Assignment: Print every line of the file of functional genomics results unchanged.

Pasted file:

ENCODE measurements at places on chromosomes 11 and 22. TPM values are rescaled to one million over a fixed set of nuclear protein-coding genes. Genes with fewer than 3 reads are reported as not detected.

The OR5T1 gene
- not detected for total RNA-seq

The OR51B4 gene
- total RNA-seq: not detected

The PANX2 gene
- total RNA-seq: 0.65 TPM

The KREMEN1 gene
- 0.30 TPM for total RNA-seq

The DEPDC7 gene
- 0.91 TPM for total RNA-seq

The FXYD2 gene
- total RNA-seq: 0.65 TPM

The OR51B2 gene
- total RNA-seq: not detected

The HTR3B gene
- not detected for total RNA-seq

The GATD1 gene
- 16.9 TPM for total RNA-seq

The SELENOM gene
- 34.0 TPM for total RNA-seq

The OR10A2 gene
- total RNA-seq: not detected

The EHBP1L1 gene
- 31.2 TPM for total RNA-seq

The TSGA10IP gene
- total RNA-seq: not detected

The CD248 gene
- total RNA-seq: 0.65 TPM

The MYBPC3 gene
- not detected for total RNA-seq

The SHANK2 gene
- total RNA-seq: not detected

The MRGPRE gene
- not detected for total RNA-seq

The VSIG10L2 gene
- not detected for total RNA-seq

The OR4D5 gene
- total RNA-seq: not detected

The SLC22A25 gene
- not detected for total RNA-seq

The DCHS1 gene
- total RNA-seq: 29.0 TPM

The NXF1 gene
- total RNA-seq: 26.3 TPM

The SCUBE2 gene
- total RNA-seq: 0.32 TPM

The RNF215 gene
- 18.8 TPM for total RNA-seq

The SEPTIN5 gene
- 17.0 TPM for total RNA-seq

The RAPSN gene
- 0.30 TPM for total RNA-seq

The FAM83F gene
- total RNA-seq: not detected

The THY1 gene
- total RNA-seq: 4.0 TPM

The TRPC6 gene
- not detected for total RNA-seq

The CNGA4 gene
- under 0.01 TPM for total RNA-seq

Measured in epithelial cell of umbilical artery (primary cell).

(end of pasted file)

ENCODE measurements at places on chromosomes 11 and 22. TPM values are rescaled to one million over a fixed set of nuclear protein-coding genes. Genes with fewer than 3 reads are reported as not detected.

The OR5T1 gene
- not detected for total RNA-seq

The OR51B4 gene
- total RNA-seq: not detected

The PANX2 gene
- total RNA-seq: 0.65 TPM

The KREMEN1 gene
- 0.30 TPM for total RNA-seq

The DEPDC7 gene
- 0.91 TPM for total RNA-seq

The FXYD2 gene
- total RNA-seq: 0.65 TPM

The OR51B2 gene
- total RNA-seq: not detected

The HTR3B gene
- not detected for total RNA-seq

The GATD1 gene
- 16.9 TPM for total RNA-seq

The SELENOM gene
- 34.0 TPM for total RNA-seq

The OR10A2 gene
- total RNA-seq: not detected

The EHBP1L1 gene
- 31.2 TPM for total RNA-seq

The TSGA10IP gene
- total RNA-seq: not detected

The CD248 gene
- total RNA-seq: 0.65 TPM

The MYBPC3 gene
- not detected for total RNA-seq

The SHANK2 gene
- total RNA-seq: not detected

The MRGPRE gene
- not detected for total RNA-seq

The VSIG10L2 gene
- not detected for total RNA-seq

The OR4D5 gene
- total RNA-seq: not detected

The SLC22A25 gene
- not detected for total RNA-seq

The DCHS1 gene
- total RNA-seq: 29.0 TPM

The NXF1 gene
- total RNA-seq: 26.3 TPM

The SCUBE2 gene
- total RNA-seq: 0.32 TPM

The RNF215 gene
- 18.8 TPM for total RNA-seq

The SEPTIN5 gene
- 17.0 TPM for total RNA-seq

The RAPSN gene
- 0.30 TPM for total RNA-seq

The FAM83F gene
- total RNA-seq: not detected

The THY1 gene
- total RNA-seq: 4.0 TPM

The TRPC6 gene
- not detected for total RNA-seq

The CNGA4 gene
- under 0.01 TPM for total RNA-seq

Measured in epithelial cell of umbilical artery (primary cell).